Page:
Olympic Games 2012: Weightlifting
Men’s Weightlifting featured at the first modern Olympic Games in 1896, with women’s Weightlifting introduced at Sydney 2000. Weightlifting is a simple, engaging test of human strength, where competitors are required to perform two types of lift - the ‘clean and jerk’ and the ‘snatch’ - and the athlete lifting the highest combined total wins.
The genealogy of lifting can be traced back to the beginning of recorded history where man's fascination with physical abilities can be found among numerous ancient writings. The sport originated in ancient Egypt and Greece as a way of testing mans strength and power. Progressive resistance training dates back at least to Ancient Greece, when legend has it that wrestler Milo of Croton trained by carrying a newborn calf on his back every day until it was fully grown. Another Greek, the physician Galen, described strength training exercises using the halteres (an early form of dumbbell) in the 2nd century.
Ancient Greek sculptures also depict lifting feats. The weights were generally stones, but later gave way to dumbbells. The dumbbell was joined by the barbell in the later half of the 19th century. Early barbells had hollow globes that could be filled with sand or lead shot, but by the end of the century these were replaced by the plate-loading barbell commonly used today.
Another early device was the Indian club, which came from ancient Persia where it was called the "meels". It subsequently became popular during the 19th century, and has recently made a comeback in the form of the clubbell.
The first World Championships were staged in London in 1891 where seven athletes representing six countries took place.
Unsurprisingly, the sport sees many gruesome injuries and in Beijing 2008 Hungary’s Janos Baranyai dislocated his right elbow trying to snatch 148kg in the men’s 77kg division. Knee and elbow injuries are the most common.
A simple, engaging test of human strength, where competitors are required to perform two types of lift - the ‘clean and jerk’ and the ‘snatch’ - and the athlete lifting the highest combined total wins.
In the ‘clean and jerk’ the barbell is explosively lifted to the chest and then raised above the head. In the ‘snatch’, the barbell is lifted from the floor to over the head in one continuous, clean movement.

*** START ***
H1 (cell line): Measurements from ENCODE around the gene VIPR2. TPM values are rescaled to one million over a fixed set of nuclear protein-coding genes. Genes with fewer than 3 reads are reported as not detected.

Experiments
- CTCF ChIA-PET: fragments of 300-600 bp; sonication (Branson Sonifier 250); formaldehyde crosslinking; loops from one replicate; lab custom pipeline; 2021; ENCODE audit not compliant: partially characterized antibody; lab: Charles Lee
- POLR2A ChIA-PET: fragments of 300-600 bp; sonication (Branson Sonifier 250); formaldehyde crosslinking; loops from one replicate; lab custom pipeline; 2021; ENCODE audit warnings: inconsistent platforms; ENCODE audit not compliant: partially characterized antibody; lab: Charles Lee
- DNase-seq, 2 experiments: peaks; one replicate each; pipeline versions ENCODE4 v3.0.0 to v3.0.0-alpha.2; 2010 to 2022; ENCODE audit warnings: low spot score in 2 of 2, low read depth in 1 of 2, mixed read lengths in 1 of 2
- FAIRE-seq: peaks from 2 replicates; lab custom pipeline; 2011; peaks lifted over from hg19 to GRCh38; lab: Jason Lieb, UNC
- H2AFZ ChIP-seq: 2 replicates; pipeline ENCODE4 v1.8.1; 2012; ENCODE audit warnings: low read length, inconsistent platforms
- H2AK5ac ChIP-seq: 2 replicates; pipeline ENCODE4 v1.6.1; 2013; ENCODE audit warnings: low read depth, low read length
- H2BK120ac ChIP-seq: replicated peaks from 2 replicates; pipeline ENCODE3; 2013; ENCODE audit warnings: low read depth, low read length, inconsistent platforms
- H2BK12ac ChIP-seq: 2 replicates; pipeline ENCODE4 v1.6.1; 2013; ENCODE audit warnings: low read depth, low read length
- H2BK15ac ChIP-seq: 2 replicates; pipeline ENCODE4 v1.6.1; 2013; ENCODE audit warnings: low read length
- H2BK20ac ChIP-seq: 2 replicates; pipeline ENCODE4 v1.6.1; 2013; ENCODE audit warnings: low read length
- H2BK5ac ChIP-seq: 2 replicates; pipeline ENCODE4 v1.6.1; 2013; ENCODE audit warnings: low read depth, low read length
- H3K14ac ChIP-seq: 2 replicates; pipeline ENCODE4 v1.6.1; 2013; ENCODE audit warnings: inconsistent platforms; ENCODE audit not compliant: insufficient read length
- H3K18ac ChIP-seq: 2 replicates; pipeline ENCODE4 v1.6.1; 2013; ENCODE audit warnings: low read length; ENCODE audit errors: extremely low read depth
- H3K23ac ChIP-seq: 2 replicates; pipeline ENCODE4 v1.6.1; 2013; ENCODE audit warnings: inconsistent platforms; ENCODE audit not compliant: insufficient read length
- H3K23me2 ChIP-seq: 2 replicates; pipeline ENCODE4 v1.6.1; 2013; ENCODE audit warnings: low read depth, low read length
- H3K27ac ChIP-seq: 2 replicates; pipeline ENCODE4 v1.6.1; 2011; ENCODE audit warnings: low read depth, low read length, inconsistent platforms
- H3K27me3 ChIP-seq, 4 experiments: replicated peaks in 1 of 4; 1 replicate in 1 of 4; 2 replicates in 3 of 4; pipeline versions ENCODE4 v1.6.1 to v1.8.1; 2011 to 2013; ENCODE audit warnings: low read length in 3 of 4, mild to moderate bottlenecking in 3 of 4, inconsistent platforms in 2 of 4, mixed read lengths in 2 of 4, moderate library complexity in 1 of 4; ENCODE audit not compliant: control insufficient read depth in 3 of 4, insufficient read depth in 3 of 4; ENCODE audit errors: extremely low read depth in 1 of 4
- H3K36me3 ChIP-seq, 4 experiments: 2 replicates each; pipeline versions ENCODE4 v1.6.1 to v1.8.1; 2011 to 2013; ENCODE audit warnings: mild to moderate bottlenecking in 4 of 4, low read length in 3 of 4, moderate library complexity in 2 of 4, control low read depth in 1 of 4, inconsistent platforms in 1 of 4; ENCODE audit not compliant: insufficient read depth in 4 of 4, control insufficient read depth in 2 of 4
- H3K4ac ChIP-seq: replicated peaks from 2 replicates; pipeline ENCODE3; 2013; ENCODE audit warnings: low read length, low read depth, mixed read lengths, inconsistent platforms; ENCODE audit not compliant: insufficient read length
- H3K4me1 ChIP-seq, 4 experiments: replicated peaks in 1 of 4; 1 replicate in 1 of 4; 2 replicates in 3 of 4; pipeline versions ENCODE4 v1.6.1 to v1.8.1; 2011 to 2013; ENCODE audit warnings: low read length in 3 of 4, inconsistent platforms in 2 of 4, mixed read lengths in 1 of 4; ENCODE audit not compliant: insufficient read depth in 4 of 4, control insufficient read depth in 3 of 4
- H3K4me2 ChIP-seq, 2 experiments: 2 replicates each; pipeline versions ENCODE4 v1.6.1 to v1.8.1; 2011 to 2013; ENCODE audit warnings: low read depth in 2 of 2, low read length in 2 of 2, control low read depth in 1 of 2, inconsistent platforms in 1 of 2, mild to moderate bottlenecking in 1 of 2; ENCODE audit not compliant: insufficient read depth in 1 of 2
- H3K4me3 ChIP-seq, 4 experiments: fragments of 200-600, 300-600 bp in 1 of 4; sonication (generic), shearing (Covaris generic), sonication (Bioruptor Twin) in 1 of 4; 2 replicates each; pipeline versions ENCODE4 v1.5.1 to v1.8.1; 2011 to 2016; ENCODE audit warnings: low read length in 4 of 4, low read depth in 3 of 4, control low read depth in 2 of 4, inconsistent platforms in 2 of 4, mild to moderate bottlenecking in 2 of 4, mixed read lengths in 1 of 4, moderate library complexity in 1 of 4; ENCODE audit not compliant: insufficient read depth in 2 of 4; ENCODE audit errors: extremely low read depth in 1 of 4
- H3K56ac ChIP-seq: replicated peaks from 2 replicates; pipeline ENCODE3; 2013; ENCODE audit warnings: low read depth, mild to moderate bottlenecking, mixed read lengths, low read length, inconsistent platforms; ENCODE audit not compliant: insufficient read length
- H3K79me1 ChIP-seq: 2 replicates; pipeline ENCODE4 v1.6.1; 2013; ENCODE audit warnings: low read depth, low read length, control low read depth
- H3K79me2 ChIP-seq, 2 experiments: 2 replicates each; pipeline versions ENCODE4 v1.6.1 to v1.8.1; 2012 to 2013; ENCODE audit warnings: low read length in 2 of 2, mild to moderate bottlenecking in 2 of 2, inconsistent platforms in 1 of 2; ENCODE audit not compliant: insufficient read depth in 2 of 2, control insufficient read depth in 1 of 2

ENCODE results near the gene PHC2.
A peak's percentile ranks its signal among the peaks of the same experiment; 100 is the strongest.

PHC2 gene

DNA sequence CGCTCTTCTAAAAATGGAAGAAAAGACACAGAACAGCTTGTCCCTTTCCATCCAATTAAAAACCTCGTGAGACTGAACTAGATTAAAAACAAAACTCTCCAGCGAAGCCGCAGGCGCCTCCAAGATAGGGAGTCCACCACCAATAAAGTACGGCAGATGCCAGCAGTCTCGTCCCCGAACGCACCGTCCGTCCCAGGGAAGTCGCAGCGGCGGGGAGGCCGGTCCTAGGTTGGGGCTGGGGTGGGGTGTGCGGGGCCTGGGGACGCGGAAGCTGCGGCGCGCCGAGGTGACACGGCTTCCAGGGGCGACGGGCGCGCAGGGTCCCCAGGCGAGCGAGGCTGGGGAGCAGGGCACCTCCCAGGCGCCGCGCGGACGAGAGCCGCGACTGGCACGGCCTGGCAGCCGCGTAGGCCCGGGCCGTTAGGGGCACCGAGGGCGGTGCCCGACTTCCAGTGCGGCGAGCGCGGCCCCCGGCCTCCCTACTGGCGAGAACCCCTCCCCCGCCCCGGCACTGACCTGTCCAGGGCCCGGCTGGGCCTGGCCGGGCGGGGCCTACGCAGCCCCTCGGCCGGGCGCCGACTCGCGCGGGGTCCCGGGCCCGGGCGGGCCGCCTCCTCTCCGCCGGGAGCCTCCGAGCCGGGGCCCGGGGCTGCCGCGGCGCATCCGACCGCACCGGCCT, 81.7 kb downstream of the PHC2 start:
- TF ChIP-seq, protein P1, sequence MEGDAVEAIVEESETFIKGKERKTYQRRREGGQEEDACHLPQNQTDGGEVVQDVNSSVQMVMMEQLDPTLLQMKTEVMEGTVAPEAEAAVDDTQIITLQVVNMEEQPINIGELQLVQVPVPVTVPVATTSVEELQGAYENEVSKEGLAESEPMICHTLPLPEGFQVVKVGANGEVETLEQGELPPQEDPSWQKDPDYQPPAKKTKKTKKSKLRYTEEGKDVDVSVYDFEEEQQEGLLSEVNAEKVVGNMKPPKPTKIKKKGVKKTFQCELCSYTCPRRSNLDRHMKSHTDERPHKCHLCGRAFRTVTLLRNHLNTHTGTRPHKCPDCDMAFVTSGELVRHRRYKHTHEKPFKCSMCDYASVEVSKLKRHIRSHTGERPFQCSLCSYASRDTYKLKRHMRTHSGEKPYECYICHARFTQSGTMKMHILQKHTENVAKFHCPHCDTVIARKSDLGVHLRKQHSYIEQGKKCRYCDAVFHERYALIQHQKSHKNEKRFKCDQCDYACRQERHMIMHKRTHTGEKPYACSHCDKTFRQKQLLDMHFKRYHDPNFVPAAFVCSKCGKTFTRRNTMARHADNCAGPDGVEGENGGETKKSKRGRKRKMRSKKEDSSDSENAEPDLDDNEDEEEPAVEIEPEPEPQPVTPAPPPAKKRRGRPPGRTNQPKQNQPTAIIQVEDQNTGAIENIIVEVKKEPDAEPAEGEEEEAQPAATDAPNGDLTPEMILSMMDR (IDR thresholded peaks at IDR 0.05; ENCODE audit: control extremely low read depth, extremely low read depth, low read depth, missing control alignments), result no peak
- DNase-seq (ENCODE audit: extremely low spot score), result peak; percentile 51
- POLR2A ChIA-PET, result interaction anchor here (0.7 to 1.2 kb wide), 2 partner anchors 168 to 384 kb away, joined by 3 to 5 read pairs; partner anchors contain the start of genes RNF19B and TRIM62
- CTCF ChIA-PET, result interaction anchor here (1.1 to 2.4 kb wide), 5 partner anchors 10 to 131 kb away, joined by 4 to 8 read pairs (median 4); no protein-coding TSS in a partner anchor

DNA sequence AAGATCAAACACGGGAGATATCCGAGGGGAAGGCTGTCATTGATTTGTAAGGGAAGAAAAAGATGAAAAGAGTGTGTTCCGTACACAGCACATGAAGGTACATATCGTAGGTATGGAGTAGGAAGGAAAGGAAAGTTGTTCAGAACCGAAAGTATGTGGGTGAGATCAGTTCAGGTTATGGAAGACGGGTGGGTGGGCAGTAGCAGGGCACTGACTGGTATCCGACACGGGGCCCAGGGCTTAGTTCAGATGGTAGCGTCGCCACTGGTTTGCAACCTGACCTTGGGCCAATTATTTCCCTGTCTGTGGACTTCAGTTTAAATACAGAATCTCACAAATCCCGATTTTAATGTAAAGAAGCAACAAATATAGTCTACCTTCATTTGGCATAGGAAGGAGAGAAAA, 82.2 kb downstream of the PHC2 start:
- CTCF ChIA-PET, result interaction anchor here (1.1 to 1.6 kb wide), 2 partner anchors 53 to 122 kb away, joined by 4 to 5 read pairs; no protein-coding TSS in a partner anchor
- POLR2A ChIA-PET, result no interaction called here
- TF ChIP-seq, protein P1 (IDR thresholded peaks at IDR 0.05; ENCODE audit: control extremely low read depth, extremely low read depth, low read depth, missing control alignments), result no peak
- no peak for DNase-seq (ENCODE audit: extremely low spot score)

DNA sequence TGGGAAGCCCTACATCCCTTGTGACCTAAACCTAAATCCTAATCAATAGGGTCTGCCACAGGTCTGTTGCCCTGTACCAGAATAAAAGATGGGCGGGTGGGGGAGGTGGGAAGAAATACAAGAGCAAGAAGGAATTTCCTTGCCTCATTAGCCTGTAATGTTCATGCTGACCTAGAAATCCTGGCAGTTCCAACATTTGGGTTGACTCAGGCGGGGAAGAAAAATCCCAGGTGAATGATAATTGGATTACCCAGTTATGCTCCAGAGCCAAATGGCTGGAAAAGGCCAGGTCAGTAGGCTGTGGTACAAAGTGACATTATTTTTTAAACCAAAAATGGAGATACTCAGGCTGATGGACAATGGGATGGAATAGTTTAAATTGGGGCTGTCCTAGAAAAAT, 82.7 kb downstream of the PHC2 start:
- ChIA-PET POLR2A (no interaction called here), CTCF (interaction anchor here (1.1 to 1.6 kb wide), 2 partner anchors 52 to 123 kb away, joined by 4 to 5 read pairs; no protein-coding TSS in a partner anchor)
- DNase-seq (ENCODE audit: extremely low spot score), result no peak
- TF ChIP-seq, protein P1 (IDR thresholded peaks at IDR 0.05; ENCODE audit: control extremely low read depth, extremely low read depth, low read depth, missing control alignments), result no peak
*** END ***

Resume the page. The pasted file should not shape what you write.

The competition starts with each athlete naming the weight they will start on, with the lowest going first (meaning some weaker lifters can finish before the real stars have started).
Each lifter has three attempts at each weight and the weight on the bar always goes up until there is one man or woman standing. In a tie, the lifter with the lowest body weight is the winner.
A lift is counted as an attempt as soon as it rises above the knee and is only deemed successful if the lifter raises it above he head with locked arms and legs straight until the judge is satisfied it was under control. A buzzer will sound as soon as the judge deems the weight to have been lifted successfully.
Competitors in Weightlifting are divided into 15 weight categories, eight for men and seven for women. The strongest competitors may lift more than three times their body weight.
Athletes compete on a platform, which is 4m x 4m and 10cm high.
Each lifter is allowed three attempts at the Snatch and three attempts at the Clean and Jerk. Their best lift in each is combined to determine their overall result. If an athlete fails to make a valid lift with any of their three attempts in the snatch, they are eliminated.
While strength is obviously a key quality for a successful weightlifter, the winning lifters will also have excellent technique. A good lift must be judged successful by at least two of the three referees. In both disciplines a strong back and stable core are essential as this is where the power needed to lift the barbell up is generated from.
The chalk that lifters apply religiously before each attempt is used to help them grip the barbell better. A lack of technique - poor grip position (the ‘clean and jerk’ requires a wider grip than the ‘snatch’), lifting from the legs rather than back - can lead to serious injuries and hamper performance.
Both movements must be done with some speed - something that is often forgotten - meaning lifters need explosive power, as well as raw strength. If either movement is done slowly, then the lift becomes harder and is more likely to fail.
There is also a psychological element to the event, which starts from the moment lifters declare which weight they will attempt to lift first. Enter too early and they will waste one of their attempts on a weight they can easily manage, but enter too late and they risk failing to register a completed lift.
Three referees judge the success of each attempt, indicating with either a red or a white light. Loaders are responsible for ensuring that the bar is in the right position and loaded with the correct weights. They must never touch the bar during the lift attempt.
As well as physically not being able to lift the weight required, the judges will penalise illegal or incorrect technique. For example, it is judged a time-out if the athlete fails to start the lift within the allocated time; and no part of the athlete other than his/her feet may touch the mat.
Dates: Saturday 28 July – Tuesday 7 August
Number of medal events: 15 – eight men’s and seven women’s weight categories.
Number of competitors: 260: 156 men and 104 women
Men’s 56kg; Men’s 62kg; Men’s 69kg; Men’s 77kg; Men’s 85kg; Men’s 94kg; Men’s 105kg; Men’s +105kg
Women’s 48kg; Women’s 53kg; Women’s 58kg; Women’s 63kg; Women’s 69kg; Women’s 75kg; Women’s +75kg
Each country is limited to 10 athletes (six men and four women) across all events, with a maximum of two athletes in any event.